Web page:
Tuesday, February 24, 2009
REVIEW: The Invention of Hugo Cabret
Selznick, B. (2007). The Invention of Hugo Cabret. New York: Scholastic Press.
This Caldecott winner redefined what a picturebook is. Over five hundred pages long, The Invention of Hugo Cabret interweaves illustrations and text to create deeper meaning, many deeper meanings. Set in Paris in the 1930s, Hugo Cabret is an orphan living in the walls of the city’s train station, winding the clocks after his alcoholic uncle has disappeared. Involving magicians, silent films, dreams, trains, imagination and family, this books seeks to show the interconnections among various objects and people to create meaning and a fabulous invention.
While working in a museum, Hugo’s father, also a watchmaker, had discovered a mechanical man that a magician would have used to impress audiences in a show. The watchmaker becomes obsessed with trying to repair the machine. After his father dies in a fire, Hugo is taken in by his uncle and decides to take up his father’s work on the mechanical man, guided only by his father’s old notebook. That is, until the notebook is taken by an angry old shop owner in the train station. Having caught Hugo stealing mechanical parts, the old man takes the notebook from Hugo. To regain it, Hugo must partner with the goddaughter of the old man.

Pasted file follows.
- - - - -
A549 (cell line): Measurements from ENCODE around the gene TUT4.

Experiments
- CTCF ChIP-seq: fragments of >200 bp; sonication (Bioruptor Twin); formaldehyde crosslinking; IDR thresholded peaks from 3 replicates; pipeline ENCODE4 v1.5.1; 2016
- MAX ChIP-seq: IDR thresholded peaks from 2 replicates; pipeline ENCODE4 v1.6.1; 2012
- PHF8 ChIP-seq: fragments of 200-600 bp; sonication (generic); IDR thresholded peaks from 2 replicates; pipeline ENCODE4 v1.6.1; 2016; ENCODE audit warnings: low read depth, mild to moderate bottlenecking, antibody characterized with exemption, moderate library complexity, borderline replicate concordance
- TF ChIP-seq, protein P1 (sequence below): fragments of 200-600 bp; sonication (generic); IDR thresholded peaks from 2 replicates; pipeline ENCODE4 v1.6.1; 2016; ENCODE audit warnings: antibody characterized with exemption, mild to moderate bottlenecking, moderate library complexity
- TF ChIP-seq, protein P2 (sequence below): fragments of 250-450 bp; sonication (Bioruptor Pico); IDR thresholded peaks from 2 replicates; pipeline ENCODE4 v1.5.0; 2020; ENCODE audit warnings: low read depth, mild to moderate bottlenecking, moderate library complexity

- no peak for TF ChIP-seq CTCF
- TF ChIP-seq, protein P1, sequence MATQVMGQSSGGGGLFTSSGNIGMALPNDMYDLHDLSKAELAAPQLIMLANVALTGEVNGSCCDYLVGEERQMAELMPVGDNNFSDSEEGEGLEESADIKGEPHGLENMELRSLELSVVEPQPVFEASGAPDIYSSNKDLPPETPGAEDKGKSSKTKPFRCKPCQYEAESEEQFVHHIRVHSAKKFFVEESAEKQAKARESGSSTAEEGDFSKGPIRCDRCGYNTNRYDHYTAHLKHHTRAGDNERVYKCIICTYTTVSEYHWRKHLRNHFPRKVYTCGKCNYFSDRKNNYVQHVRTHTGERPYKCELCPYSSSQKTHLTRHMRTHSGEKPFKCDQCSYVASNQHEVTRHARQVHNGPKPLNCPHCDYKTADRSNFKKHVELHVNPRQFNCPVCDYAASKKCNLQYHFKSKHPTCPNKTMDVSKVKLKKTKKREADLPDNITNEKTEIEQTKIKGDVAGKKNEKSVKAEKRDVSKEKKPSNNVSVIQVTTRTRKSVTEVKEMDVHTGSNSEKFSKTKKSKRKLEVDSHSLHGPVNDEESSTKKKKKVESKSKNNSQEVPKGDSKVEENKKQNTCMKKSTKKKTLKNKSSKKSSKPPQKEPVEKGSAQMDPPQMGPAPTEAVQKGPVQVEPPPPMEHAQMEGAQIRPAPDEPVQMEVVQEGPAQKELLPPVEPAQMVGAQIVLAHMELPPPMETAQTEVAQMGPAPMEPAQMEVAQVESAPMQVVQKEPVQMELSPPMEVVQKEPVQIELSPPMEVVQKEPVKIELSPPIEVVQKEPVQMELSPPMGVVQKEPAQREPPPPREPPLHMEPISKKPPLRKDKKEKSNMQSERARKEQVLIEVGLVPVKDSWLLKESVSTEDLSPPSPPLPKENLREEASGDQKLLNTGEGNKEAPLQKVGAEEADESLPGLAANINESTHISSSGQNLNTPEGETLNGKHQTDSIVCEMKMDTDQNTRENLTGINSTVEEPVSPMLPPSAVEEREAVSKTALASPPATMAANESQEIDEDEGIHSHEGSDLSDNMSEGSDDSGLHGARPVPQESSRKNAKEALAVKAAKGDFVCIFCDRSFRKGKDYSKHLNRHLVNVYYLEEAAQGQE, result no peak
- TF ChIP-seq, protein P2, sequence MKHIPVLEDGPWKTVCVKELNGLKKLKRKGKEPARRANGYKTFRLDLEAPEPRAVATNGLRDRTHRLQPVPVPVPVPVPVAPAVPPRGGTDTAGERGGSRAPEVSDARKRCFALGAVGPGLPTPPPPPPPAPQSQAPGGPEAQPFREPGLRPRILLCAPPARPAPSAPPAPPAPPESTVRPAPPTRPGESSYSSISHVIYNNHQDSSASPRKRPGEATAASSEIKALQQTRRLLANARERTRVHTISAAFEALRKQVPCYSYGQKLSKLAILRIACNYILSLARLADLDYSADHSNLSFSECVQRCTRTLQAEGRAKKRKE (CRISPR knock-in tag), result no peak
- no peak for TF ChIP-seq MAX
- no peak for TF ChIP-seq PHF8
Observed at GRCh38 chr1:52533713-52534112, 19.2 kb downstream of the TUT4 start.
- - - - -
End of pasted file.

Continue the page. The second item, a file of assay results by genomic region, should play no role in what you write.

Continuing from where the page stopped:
The book is split into two parts, in similar fashion to how some older movies contained two acts.
I have read this book three times. Each rereading has revealed more connections among the various elements of the text. Despite this, it is the presence of the illustrations that make this story extraordinary.
Activities to do with the book:
This is a wonderful book to share with students to encourage them to seek connections and make meaning of the text.
Since the book is so huge, but also consists of so many illustrations and pages only half-filled by text, it can bolster young or struggling readers’ confidence in their ability to read.
This book could be used to trigger lessons about Western culture in the 1930s. Students could research the history of movies, trains, magic shows, and even the rise of the Nazi party.
“I want you to picture yourself sitting in the darkness, like the beginning of a movie. On screen, the sun will soon rise, and you will find yourself zooming toward a train station in the middle of the city” (Introduction).
“But another story begins, because stories lead to other stories, and this one leads all the way to the moon“ (p. 255).
“If you’ve ever wondered where your dreams come from when you go to sleep at night, just look around. This is where they are made” (387).